In this page, Leigh Wright, an assistant professor of journalism at Murray State University, offers supplementary materials to her peer-reviewed essay “Tweet Me a Story” that was accepted with revisions into the book-in-progress Web Writing: Why and How for Liberal Arts Teaching and Learning, under contract with the University of Michigan. The book-in-progress project solicited essays about teaching writing across the liberal arts spectrum.
During the open peer review in the fall of 2013, several reviewers asked for additional information such as how I use Twitter in the classroom, handouts that I use and additional information such as permission forms.
When using Twitter in my journalism classroom, I talk to the beginning journalism and public relations students about using the social media tool to follow news and information sources. I distribute a list of news personalities, celebrities, and news organizations that maintain effective Twitter accounts. The list, which also features recommendations of news sources for my region, may be found here.
Although students are well aware that Twitter posts in the public sphere, I ask them to sign a permission form at the beginning of each semester that allows me to consider using their tweets and social media curation activities in my scholarly work. As my research agenda evolved during my time on the tenure track, I realized that I had to think proactively rather than reactively about using their work in my publications and presentations. I learned this after I scrambled on deadline for one publication and emailed students in the same panic in which they email me for a deadline extension for their news stories. Examples of the permission slips may be found in my Google Drive, which is accessible via the link.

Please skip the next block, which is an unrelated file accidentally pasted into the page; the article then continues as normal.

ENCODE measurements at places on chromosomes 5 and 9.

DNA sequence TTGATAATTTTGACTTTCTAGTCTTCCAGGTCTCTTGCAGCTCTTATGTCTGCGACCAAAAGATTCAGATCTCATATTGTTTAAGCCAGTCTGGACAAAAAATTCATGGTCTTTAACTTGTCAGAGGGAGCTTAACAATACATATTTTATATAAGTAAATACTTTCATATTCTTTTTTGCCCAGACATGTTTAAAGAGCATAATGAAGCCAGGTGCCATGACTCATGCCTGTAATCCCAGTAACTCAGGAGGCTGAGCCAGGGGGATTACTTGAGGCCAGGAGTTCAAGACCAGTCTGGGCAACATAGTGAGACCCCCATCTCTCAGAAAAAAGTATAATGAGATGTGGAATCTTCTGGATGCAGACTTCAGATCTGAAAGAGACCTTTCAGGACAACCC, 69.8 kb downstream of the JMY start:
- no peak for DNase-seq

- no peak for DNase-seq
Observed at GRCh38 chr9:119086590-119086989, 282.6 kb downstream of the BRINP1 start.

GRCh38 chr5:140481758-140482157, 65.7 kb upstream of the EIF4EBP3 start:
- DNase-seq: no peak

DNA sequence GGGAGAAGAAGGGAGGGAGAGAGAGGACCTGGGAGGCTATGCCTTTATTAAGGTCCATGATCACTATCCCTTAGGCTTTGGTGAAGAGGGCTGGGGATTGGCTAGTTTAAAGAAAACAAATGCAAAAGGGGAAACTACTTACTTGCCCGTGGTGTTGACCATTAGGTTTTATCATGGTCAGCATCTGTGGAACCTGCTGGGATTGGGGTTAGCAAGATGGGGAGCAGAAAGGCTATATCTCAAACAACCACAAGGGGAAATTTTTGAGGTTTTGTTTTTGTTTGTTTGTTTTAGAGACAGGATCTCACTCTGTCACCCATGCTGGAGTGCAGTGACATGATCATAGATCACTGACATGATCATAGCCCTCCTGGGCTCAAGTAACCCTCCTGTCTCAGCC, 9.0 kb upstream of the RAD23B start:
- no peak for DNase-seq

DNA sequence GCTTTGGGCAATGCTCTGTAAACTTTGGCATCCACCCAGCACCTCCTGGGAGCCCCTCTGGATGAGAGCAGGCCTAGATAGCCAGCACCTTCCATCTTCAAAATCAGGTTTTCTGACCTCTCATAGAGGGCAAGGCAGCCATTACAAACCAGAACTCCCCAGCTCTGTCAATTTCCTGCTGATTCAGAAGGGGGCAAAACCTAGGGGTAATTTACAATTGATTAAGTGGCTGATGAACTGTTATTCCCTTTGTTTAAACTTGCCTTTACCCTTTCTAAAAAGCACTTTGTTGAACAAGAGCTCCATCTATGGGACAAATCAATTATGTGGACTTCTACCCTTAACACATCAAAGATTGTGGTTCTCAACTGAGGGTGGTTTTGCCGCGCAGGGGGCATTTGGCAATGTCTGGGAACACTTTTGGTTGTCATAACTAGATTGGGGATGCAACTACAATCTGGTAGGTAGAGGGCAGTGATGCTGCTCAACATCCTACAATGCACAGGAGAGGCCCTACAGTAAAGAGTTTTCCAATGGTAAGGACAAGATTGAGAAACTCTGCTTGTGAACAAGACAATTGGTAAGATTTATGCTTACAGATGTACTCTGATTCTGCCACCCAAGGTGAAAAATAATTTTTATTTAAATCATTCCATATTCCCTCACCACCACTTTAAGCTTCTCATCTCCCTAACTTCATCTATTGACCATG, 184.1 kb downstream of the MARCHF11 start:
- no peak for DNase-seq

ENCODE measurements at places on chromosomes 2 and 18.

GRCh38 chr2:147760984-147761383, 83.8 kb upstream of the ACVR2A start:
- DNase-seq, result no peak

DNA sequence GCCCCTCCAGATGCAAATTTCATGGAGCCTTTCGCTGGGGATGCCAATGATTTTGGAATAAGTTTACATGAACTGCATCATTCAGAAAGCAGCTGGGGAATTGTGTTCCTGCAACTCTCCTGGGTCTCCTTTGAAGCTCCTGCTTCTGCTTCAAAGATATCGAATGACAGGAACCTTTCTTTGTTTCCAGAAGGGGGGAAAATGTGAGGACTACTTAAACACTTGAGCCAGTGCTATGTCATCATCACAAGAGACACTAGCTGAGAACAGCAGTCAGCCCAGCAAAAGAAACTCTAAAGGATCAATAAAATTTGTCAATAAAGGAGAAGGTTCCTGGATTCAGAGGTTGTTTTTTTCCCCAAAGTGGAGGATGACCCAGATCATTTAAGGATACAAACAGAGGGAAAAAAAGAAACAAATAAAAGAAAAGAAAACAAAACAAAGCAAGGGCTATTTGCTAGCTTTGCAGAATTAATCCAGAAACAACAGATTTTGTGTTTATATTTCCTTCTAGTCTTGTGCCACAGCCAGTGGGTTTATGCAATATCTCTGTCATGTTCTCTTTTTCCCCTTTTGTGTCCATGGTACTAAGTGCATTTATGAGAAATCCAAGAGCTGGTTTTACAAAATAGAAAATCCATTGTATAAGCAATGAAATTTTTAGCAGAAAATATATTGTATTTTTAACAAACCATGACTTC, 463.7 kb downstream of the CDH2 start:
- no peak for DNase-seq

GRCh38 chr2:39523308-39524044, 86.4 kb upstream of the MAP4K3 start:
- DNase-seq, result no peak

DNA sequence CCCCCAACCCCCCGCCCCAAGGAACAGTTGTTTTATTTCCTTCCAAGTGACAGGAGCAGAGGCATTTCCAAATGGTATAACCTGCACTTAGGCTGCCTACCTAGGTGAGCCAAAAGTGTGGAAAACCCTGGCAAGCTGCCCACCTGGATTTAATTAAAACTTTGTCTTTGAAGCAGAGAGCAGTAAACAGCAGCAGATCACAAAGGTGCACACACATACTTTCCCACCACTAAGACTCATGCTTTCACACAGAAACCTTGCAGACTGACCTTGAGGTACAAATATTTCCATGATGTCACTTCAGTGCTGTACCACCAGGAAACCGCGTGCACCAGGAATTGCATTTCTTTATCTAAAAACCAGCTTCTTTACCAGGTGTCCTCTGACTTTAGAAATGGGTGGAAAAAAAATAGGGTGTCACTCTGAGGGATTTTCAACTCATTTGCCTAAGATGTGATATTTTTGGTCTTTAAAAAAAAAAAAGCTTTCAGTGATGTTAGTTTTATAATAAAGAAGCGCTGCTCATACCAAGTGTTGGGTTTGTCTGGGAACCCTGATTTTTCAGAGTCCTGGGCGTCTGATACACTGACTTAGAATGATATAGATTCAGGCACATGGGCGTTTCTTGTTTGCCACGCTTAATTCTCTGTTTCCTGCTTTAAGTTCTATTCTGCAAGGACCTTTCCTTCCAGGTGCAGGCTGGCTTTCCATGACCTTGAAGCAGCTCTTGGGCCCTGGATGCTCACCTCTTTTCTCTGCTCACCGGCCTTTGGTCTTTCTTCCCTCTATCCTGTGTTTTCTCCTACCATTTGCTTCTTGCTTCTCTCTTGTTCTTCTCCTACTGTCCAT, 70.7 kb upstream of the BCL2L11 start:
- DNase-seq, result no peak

Additionally, I discuss the fine line between public and private Twitter accounts with my classes. I strongly encourage the students to consider setting up a professional Twitter account for the class exercises so that they do not end up flooding their followers’ timelines with class tweets. Plus, by setting up a professional account, they will have a body of raw social media work that can showcase their progression from a beginning journalist to an advanced one over the course of four years. An editor or producer can examine the tweets to see how the students’ voice and engagement tactics developed over time and how often the student posts interactions to his social media account. By keeping his personal account personal, the student can avoid intermingling his two worlds as a college student and as a journalist. I remind the students every semester, and sometimes several times during a semester, to keep their personal accounts as clean as possible. No disparaging professors. No tweeting about drunken exploits. No tweeting about inappropriate activities. In short, I tell them that if they wouldn’t want their mother or father to read what they posted, then don’t do it. I also explain that employers increasingly are scouting potential employees’ social media accounts and looking for evidence of their work ethic (or lack of) and their personality. An editor or producer would not want to hire a student who constantly disparaged professors or posted photos of drunken exploits as those comments and photos could reflect poorly upon the employer.